[THE WRITER'S LIFE] How The Hell Would I Know?

I have been writing this column, The Writer’s Life, for about two and a half years. Over that time topics have included managing time, writing dreams, holding on to the passion, risks, sacrifice and managing time. (That one is big.) I chose these topics because a) they are pertinent and important to writers or b) because I was in a time crunch and they were the first things I could think of to write about with some aptitude. I will assure you however, that even if I was writing with the pressure of a deadline at my back, all the topics are close to my heart and ones which I felt important discuss in 500 words or so with the She Writes community of writers.


But, if you think about it, to whom am I actually referring when I write about “the Writer’s Life?” Am I so bold as to assume that I am writing for all writers? All She Writers?  How could I possibly know your dreams or plans; your strengths or weaknesses? Who the hell do I think I am?


Although I feel like I have always been a writer, I haven’t always been a Writer. I’ve had jobs where I was a part of a team or section or department and although I hope I was thought of as a “team player” I typically didn’t assume I could speak for everyone with whom I worked. I didn’t write articles in the company newsletter called, “The Secretary’s Life” or “The Adjunct English Teacher’s Life.” I suspect I would have had some challenges to my observations. As I myself see, on occasion, whenever I come across some other writer’s ideas of what my life is supposed to look or feel like. The phrase, “Hmph. Who the hell does she think she is?” has certainly escaped my lips. More than once.


Many years ago, I left a job because the environment was toxic and the administration was nepotistic, however, that was clearly not the reason that would be public knowledge about my departure. Instead, it was made known that I was “retiring.” Right. At fifty. My boss, who was also leaving (and actually retiring, which triggered my decision to leave as she was my only ally) gave me a beautiful card to wish me well on my writing endeavors. The front of the card said, “She decided to start living the life she’d imagined.”


So, I did. Not all at once and not even really consciously, but little by little, living the life I had imagined became the way I made decisions, chose other jobs or even declined work. It has been slow going, that’s for sure; I am now 58 and I get optimistic when I see an article about Grandma Moses or other artists who “made it” when they were in their sixties, seventies and beyond!


Is the lens of my writer’s life any more clear or illuminating than anyone else’s? Of course not. Certainly there are those writers who come across my posts and think to themselves, “Hmph. Who the hell does she think she is?” I don’t know what everyone’s writing life is like. I don’t know about all the struggles, the compromises, the sacrifices or tests that other writers have to negotiate to live this life. My purpose in contributing my experience--through my lens--is to share an understanding of what it is like to choose work that fulfills and sustains, but not always in the traditional way. I want to commiserate on the challenges, share the strategies and congratulate the achievements with other writers. Mostly, though, the reason I have the audacity to write this column is to convey the realization that I did the right thing in having chosen--finally--to live the writer’s life.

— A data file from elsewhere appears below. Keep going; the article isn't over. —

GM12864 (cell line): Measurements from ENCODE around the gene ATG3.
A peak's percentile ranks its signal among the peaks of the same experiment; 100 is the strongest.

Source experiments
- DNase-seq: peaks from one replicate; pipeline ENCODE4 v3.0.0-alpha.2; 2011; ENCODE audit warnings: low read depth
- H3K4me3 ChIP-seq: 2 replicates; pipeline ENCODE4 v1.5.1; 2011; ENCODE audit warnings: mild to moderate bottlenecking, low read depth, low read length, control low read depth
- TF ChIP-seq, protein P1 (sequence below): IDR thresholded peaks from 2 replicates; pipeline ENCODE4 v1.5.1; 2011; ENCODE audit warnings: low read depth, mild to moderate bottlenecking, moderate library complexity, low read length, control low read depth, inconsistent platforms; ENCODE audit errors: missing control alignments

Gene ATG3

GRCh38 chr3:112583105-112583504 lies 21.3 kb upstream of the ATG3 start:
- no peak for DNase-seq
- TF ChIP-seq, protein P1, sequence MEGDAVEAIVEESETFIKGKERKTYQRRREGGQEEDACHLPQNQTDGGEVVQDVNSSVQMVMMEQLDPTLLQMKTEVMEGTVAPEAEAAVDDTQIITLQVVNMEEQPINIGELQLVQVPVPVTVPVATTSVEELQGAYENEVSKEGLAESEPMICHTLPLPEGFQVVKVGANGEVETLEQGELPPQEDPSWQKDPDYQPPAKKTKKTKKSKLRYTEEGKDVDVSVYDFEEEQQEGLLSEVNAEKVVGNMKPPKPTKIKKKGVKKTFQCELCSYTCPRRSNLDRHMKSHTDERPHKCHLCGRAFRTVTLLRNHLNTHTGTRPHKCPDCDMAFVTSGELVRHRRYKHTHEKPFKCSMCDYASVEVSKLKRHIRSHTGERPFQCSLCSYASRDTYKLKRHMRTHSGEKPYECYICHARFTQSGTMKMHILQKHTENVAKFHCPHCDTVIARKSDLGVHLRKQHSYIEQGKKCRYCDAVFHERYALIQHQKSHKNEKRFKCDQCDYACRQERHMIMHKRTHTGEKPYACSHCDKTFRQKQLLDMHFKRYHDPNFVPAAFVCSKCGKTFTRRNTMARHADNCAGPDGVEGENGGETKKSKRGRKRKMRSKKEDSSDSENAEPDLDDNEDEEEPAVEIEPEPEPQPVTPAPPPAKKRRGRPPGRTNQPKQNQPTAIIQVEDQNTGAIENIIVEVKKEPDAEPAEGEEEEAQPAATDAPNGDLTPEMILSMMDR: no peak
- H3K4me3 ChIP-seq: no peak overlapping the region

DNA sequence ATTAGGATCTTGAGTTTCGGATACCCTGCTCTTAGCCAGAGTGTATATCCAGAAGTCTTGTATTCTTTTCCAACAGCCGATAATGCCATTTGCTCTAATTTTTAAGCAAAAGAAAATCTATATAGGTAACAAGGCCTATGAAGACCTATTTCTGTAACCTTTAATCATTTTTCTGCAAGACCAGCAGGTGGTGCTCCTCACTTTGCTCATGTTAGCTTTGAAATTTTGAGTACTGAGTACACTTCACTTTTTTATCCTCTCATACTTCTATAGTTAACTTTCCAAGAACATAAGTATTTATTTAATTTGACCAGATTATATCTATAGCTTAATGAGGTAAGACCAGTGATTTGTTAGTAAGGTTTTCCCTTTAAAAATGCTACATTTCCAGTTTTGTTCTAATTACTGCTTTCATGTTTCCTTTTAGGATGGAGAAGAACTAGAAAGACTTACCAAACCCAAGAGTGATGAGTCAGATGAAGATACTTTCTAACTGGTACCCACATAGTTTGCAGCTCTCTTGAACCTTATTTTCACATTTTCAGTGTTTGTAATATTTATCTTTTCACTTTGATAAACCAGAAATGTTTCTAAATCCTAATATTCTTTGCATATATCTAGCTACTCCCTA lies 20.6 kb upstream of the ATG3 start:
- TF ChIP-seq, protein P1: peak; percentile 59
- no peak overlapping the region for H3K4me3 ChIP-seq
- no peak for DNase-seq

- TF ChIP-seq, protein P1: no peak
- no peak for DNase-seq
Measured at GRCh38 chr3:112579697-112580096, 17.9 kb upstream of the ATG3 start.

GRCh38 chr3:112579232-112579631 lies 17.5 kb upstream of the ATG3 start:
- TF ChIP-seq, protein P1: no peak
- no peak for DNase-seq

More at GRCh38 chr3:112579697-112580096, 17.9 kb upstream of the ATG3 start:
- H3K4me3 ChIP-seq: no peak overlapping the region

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Comment by Karen Szklany Gault on March 30, 2016 at 7:55am

I am with you, being almost 52, in the inspiration I draw from those whose stories of passion and success at living the lives they have dreamed of beginning at a later stage in life.  Delivered my daughter when I was 40 and am home-schooling.  I've learned from my earlier years what makes me unhappy and what makes me happy and work hard to fill my life with much more of the latter.  I use my teaching certificate as a credential for home-schooling my daughter and build a writer's life around that.  Work some outside the home, but want so much to earn a prosperous living (aka pay all of the bills with some savings set aside) while doing what I love.  It takes patience and determination, but I have confidence I can get there!

But I found with my most recent visit with my mother, who traveled to MA from VA to spend Easter with us, that I can have more compassion, appreciation, and respect for her now that I am doing what I love with my life.  Yes, she still pushes buttons according to her own life's agenda, buttons that could possibly activate the shame and pain from the past, but some of those buttons don't go that deep any more.  Some have even been "de-activated" altogether.   It's taken work, but the will to live what I love has made me a better person.

Comment by Cindy Eastman on March 28, 2016 at 10:23am

Thanks, Jodi...I appreciate your taking the time to read it. :)

Comment by J.A. Wright on March 26, 2016 at 12:40am

I love this. Thanks.

Comment by Cindy Eastman on March 24, 2016 at 1:52pm

I'm so glad you'll be going, Barbara! See you then! 

Comment by Barbara Stark-Nemon on March 21, 2016 at 7:31pm

Good choice, all right, Cindy! Looking forward to seeing you in Austin!


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